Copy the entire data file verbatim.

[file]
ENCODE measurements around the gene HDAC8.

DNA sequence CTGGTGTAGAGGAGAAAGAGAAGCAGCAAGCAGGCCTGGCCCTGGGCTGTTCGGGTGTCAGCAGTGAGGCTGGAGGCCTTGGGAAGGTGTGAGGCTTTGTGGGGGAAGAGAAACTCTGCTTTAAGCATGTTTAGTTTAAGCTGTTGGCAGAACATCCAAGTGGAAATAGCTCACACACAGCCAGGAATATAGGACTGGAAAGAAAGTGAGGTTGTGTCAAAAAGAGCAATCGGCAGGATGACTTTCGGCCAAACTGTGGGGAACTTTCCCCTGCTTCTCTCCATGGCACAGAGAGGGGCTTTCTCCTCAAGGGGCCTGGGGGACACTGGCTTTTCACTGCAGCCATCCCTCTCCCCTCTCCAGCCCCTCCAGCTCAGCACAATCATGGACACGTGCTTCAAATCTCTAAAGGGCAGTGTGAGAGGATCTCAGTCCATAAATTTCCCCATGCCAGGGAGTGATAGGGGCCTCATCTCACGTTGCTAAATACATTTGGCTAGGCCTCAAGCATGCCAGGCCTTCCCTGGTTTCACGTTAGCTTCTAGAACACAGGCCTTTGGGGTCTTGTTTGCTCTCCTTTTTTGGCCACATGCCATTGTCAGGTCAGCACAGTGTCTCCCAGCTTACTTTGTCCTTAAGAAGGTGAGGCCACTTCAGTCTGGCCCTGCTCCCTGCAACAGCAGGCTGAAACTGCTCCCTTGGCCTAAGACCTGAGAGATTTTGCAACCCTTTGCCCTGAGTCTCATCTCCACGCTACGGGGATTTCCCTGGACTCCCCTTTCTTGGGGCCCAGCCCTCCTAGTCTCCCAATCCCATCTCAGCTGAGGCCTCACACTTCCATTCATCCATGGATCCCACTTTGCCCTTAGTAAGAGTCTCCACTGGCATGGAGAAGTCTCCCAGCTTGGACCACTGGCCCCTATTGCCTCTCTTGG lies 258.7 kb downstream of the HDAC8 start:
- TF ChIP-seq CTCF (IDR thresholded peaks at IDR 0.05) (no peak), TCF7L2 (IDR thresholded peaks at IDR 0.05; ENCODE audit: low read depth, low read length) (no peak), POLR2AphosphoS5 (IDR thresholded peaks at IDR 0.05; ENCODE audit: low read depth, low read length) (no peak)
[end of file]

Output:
ENCODE measurements around the gene HDAC8.

DNA sequence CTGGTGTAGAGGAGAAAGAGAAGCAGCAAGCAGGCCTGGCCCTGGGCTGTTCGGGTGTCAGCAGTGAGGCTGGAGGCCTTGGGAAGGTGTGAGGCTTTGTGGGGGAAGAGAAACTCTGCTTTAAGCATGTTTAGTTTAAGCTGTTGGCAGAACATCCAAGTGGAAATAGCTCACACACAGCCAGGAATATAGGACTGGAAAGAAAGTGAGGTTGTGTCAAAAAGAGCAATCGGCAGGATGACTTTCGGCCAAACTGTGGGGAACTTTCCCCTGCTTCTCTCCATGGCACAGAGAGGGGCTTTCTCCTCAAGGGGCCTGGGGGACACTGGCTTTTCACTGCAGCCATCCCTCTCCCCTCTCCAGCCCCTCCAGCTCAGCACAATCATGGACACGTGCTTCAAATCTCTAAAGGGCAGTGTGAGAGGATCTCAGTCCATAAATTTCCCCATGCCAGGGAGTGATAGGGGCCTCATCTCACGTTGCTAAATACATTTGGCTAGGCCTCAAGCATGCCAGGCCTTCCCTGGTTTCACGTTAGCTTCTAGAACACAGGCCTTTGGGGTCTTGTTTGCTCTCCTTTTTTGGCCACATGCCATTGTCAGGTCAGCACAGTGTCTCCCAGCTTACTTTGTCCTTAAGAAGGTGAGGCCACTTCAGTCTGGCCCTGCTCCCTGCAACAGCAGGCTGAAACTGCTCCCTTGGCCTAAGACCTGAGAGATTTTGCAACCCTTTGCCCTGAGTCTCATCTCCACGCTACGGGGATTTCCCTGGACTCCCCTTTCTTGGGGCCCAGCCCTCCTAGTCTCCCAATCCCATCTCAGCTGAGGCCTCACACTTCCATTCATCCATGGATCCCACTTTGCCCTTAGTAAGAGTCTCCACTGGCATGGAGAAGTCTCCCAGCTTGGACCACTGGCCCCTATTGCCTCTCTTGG lies 258.7 kb downstream of the HDAC8 start:
- TF ChIP-seq CTCF (IDR thresholded peaks at IDR 0.05) (no peak), TCF7L2 (IDR thresholded peaks at IDR 0.05; ENCODE audit: low read depth, low read length) (no peak), POLR2AphosphoS5 (IDR thresholded peaks at IDR 0.05; ENCODE audit: low read depth, low read length) (no peak)